Newspaper Archive of
Lassen County Times
Susanville, California
October 30, 2007     Lassen County Times
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October 30, 2007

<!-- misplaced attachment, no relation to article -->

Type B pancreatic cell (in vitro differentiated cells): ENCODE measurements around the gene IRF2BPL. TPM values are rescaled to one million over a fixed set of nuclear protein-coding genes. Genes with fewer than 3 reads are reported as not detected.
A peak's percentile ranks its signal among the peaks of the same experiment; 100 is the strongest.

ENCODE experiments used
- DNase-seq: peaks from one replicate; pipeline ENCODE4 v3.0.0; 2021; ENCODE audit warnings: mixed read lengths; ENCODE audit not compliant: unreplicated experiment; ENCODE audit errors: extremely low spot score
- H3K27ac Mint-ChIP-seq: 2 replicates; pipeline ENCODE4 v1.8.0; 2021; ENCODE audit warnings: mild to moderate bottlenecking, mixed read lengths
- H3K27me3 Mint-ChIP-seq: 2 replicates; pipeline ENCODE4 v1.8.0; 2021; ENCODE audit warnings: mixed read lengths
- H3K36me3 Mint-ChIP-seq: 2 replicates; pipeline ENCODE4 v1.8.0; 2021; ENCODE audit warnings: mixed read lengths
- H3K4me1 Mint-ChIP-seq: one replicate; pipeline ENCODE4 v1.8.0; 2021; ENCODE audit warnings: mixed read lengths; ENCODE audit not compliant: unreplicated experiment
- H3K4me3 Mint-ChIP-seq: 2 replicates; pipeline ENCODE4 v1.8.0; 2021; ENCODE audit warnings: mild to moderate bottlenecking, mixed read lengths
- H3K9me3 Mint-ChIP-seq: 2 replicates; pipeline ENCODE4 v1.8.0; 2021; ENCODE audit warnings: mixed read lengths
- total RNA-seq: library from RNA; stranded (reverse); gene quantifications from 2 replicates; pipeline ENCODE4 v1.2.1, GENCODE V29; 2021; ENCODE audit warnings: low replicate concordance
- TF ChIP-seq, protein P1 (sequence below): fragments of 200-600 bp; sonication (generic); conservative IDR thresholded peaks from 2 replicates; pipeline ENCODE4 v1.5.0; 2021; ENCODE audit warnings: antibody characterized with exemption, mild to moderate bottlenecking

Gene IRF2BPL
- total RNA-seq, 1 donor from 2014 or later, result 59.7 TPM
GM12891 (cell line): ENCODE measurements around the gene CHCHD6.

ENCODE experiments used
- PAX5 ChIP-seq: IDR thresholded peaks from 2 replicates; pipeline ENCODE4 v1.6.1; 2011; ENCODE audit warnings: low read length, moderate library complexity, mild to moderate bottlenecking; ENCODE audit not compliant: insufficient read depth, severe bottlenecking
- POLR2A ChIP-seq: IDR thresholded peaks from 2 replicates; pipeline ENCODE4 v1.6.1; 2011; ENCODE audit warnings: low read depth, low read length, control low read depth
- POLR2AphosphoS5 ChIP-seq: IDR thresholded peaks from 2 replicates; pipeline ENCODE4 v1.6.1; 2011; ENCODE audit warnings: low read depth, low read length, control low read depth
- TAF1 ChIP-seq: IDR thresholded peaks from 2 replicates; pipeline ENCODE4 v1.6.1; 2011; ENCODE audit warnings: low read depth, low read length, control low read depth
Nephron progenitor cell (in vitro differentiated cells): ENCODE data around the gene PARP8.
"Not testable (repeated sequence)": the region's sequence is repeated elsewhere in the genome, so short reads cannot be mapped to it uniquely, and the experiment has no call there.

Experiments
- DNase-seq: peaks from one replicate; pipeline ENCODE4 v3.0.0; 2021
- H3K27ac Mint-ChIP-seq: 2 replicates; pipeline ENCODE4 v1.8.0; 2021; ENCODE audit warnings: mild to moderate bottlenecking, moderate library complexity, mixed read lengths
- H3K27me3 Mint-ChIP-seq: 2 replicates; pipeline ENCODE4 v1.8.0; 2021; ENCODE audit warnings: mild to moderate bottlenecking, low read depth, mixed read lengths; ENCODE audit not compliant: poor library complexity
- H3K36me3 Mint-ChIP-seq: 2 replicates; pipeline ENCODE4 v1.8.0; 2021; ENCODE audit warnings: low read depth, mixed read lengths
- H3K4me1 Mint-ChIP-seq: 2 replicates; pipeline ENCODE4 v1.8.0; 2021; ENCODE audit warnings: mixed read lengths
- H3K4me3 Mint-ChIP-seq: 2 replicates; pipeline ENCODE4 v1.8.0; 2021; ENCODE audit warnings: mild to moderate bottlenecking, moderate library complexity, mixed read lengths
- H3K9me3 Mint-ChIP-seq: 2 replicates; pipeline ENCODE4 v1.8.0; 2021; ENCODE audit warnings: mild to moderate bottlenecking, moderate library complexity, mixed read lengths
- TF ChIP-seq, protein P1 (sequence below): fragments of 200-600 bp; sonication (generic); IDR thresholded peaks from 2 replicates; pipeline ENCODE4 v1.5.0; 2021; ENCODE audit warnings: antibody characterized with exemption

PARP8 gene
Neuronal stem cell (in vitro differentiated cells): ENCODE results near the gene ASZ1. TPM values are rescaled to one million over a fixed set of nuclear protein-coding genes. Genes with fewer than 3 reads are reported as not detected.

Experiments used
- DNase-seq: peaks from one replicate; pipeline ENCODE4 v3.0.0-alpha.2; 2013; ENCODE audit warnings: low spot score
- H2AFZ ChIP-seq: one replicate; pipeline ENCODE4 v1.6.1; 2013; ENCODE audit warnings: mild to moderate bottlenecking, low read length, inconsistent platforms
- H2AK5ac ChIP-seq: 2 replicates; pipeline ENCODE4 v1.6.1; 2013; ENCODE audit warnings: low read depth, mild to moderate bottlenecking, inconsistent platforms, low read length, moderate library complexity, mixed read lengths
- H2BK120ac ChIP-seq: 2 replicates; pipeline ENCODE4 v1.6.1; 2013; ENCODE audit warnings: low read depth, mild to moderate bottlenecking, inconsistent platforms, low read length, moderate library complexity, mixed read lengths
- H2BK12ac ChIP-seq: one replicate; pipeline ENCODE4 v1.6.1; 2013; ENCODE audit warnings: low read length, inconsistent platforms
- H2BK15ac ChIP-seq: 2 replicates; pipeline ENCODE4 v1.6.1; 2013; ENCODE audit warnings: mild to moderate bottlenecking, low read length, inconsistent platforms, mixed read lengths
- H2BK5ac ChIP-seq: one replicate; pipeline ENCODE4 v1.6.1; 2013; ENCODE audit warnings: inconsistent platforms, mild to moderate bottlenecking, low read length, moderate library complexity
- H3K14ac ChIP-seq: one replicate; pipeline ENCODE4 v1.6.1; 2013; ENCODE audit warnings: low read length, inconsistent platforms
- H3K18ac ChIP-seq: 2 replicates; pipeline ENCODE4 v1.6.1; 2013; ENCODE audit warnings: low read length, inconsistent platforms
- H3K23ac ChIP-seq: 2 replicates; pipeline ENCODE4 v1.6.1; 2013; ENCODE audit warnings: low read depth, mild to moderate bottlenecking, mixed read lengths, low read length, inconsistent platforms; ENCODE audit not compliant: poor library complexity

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Lassen County Times Tuesday, Oct. 30, 2007 5A Joshua Sebold Staff Writer isebold@plumasnews,com Although to some students sitting in class may seem like being in prison, to inmates at "the California Correctional Center, in Susanville, the abil- ity to take college classes probably feels a little bit like freedom. Feather River College's Incarcerated Student Program, started in mid- March, gives 120 inmates at CCC the ability to take a full load of college courses each quarter while still serving time in prison. The CCC already provided teachers and classrooms for inmates to earn their GEDs, and the addition of the FRC program gives the prisoners an opportunity to take college courses and possibly transfer to a four-year university upon being released from prison. FRC English instructor Joan Parkin runs the pro- gram and even gives a lecture once a month at the prison. The rest of the students' stud- ies revolve around textbooks and worksheets. Prisoners are given take- home tests for most classes because the prison staff said it finds it hard to round up all the participants for each exam. Math tests, which are proctored and taken in class, are the exception. The prison students do not have access to computers. A few of the students have type- writers but most of them hand write their papers. The truly amazing part of theprogram is how well the inmates are doing. "They're actually some of the college's best students," says Parkin said. She attributes this to the fact that, with a combination of a lot of free time and a dependence on textbooks to learn from, the students end up reading and rereading most of the material. This differs from many typ- .ical college students who may rely more on going to lectures and are less likely to reread material. She also commented many of the inmates spent much of their time writing letters home, giving them more writ- ing practice than typical stu- dents taking the same classes at FRC. For inmates, this program provides a future outside of prison and the hope that time spent there will not be wast- ed. It's also something to write home about, something to be proud about in a time when pride may not be at a premium. Programs like this seem to be more and more relevant each year with a burgeoning U.S. prison population. The Inmate Outreach Program, an organization started by a Stanford University student, reports "2.3 million adults are cur- rently incarcerated in the U.S accounting for 25 per- cent of the total world prison population." The organiza- tion also claims that 75 per- cent of these inmates don't have a high school diploma. The Inmate Outreach Program's Web site also notes that 7.5 percent of American .adults will spend time in a jail or prison at some point in their lives and that this is the highest incarceration rate in the world. Studies in the U.S. and Canada have come to the con- clusion that participation in inmate education programs reduces the chances that a prisoner will commit crimes -H.AI8 HUNTERS SALO.N . FULL SEFIVlOE SALON Full body Waxing deice Sexy .Hair Massage Therapy Manicures,Pedicures Heather Marsh - owner in the future. Student Trustee Lydia Sandlin works as a tutor in p oC'S Incarcerated Student gram, visiting prisoners and helping them with their classes. She also answers any questions the students may have about transferring to a university in the future. Describing her experience tutoring in the prison, Sandlin said, "When I firs.t went, I was precautious and scared-- I mean, it's a prison. I didn't know if I could walk between the tables they were sitting at or talk to them. Our first group was in the Chow Hall and there was a gunner above us and guards at the door." On Oct. 16, a day after her second visit, she said she felt more at home. "It's not threat- ening anymore. It's really exciting. I get to experience a whole other side of the educa- tion system that other stu- dents don't get to see." Sandlin went on to describe a conversation she had with the prison's principal in which he told her that he had noticed a decrease in violence among participants in the program. "They're the best of the group and they want to be doing this," said Sandlin, who returned to the prison Monday, Oct. 22, to tutor once again. Paying honor Sheila Purvis gives her three-month membershi p from Iron Horse Gym to Bryan Light, 25. Purvis Won the membership in a raffle contest and heard Light was interested in joining Iron Horse Gym and decid- ed to give the membershi p to him. Light enli'sted in the United States Navy with the First Light Armored Reconnaissance and is stationed at Camp Pendleton. He has served two consecutive tours in Iraq and is visiting his par- ents who recently moved to Susanville. Photo by Ruth Ellis I ~'. ~" Another step forward was taken at Lassen Community College when the cross-fil- ings of unfair labor practice complaints with the Public Employee Relations board by both the Lassen College Faculty Association and the College District were with- drawn by mutual agreement of the parties. Both Lassen Community College President Dr. Douglas Houston and LCFA President Mark Nareau agreed it was a good decision because the complaints came out of dis- agreements that are now in the past, and it reflects, well on a mutual commitment to move forward together. Houston said he and LCFA representatives sat down and discussed the complaints. '~11 the issues related to the general state of morale at the time," Houston said: The college president said both sides signed a written agreement to withdraw their complaints so the two sides could postpone mediation and engage in "interest-based bargaining" in an effort to resolve their differences. "The climate on campus is much more conducive to full and open disclosure which was not the atmosphere last year," said Nareau. "We are encouraged with the changes in leadership and attitude and the fact that this adminis- tration values the faculty." col According to Nareau, the LCFA felt it is much more beneficial to negotiate in good faith so both sides have dropped all complaints and are coming back to the bar- gaining table. The next mediation session has been postponed so that both bargaining teams can attend interest-based bar- gaining training. "This is further evidence that we are working jointly toward the same end," said Houston. 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